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Fetal origin of adult diseases
Epidemiological studies have shown a close correlation between intrauterine growth retardation (IUGR) and the onset of insulin resistance, non-insulin-dependent diabetes mellitus (NIDDM), hypertension, hyperlipidaemia, and cardiovascular diseases in adult life.1-6 To explain this association, the concept of re-programming has been introduced: intrauterine exposure to insufficient nutrient supply during critical periods of fetal life would permanently affect the development and function of the endocrine system, leading to metabolic changes, including reduced insulin sensitivity.5 6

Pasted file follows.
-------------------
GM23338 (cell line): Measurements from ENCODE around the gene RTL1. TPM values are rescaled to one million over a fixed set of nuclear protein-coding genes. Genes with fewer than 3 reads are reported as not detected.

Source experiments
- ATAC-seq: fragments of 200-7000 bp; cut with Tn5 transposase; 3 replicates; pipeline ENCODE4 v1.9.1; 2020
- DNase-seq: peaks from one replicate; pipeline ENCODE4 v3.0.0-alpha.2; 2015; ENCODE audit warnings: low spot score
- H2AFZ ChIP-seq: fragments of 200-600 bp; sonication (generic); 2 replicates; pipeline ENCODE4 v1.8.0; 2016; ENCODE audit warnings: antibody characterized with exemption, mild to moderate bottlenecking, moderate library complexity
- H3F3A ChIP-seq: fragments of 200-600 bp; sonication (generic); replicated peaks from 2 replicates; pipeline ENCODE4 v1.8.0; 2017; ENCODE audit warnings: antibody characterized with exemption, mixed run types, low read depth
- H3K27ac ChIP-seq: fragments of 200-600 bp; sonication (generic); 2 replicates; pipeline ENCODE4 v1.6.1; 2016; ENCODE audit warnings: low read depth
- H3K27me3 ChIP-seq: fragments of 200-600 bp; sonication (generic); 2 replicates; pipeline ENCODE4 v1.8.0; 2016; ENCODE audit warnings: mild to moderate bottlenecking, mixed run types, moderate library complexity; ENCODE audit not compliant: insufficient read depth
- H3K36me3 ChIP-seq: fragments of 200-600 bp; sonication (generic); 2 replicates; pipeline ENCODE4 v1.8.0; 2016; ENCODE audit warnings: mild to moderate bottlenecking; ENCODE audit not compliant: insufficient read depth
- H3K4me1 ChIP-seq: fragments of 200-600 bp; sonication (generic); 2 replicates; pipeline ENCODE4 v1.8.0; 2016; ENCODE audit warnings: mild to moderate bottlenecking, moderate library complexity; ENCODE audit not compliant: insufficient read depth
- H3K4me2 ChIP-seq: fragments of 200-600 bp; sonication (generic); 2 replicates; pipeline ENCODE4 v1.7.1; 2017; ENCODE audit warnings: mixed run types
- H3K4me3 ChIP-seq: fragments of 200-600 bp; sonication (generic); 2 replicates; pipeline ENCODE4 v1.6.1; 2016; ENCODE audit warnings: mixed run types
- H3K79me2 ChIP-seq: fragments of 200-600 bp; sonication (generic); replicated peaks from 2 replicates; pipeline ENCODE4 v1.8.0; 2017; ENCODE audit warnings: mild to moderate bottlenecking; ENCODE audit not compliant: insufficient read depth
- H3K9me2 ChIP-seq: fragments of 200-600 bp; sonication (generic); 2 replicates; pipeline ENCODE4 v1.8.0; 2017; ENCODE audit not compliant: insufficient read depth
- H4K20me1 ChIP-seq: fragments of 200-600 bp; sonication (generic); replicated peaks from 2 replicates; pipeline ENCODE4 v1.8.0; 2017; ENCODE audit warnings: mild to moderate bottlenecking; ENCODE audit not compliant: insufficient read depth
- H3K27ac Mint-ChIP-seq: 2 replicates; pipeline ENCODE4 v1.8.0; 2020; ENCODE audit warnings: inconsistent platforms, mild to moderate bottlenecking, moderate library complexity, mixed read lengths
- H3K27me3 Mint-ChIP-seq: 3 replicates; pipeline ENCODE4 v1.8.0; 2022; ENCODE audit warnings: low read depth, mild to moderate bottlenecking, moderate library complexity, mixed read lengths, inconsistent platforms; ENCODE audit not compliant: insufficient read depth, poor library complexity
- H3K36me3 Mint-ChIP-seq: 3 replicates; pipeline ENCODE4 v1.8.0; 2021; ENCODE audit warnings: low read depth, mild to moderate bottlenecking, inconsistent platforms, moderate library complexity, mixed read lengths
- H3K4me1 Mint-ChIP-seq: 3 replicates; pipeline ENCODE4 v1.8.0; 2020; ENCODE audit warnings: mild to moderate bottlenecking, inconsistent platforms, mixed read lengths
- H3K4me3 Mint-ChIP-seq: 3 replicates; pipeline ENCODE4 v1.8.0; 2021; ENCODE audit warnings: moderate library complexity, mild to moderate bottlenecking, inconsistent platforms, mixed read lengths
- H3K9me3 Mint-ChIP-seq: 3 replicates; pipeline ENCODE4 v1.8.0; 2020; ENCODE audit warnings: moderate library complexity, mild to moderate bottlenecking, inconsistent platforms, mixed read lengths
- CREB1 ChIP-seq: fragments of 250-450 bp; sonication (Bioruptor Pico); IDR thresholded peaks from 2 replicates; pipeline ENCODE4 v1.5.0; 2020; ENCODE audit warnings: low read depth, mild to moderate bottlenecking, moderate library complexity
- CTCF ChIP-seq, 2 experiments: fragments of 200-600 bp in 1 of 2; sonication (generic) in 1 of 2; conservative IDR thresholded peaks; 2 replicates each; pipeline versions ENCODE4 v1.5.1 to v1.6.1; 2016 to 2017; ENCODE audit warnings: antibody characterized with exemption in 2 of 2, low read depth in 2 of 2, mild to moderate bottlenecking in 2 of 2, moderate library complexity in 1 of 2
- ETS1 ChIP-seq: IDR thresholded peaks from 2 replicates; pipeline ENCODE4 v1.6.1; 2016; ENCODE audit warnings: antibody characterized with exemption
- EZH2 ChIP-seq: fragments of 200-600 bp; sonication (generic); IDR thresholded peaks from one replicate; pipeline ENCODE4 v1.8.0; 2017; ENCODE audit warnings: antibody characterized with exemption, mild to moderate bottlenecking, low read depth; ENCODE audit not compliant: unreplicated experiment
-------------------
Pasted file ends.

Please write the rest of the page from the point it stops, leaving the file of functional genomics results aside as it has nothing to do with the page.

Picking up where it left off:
Although knowledge of the mechanisms involved in the re-programming process might allow new strategies for early prevention of long term metabolic disturbances to be developed, the pathophysiological link between fetal growth impairment and adult diseases is still unclear.
The “thrifty phenotype” and the “fetal salvage” hypotheses
In 1992 Hales and Barker7 proposed the model of the “thrifty phenotype,” suggesting that intrauterine malnutrition would lead to insulin resistance and decreased β cell mass, thus predisposing to NIDDM. According to this hypothesis, the endocrine alterations induced by intrauterine malnutrition are intended to divert the limited nutrient supply to maintain survival and development of vital organs, such as the brain, at the expense of growth.
More recently, the “fetal salvage” hypothesis has been formulated.8 The finding that prepubertal IUGR children show a far greater insulin response than normal birthweight children, challenges the previously proposed β cell hypoplasia. …
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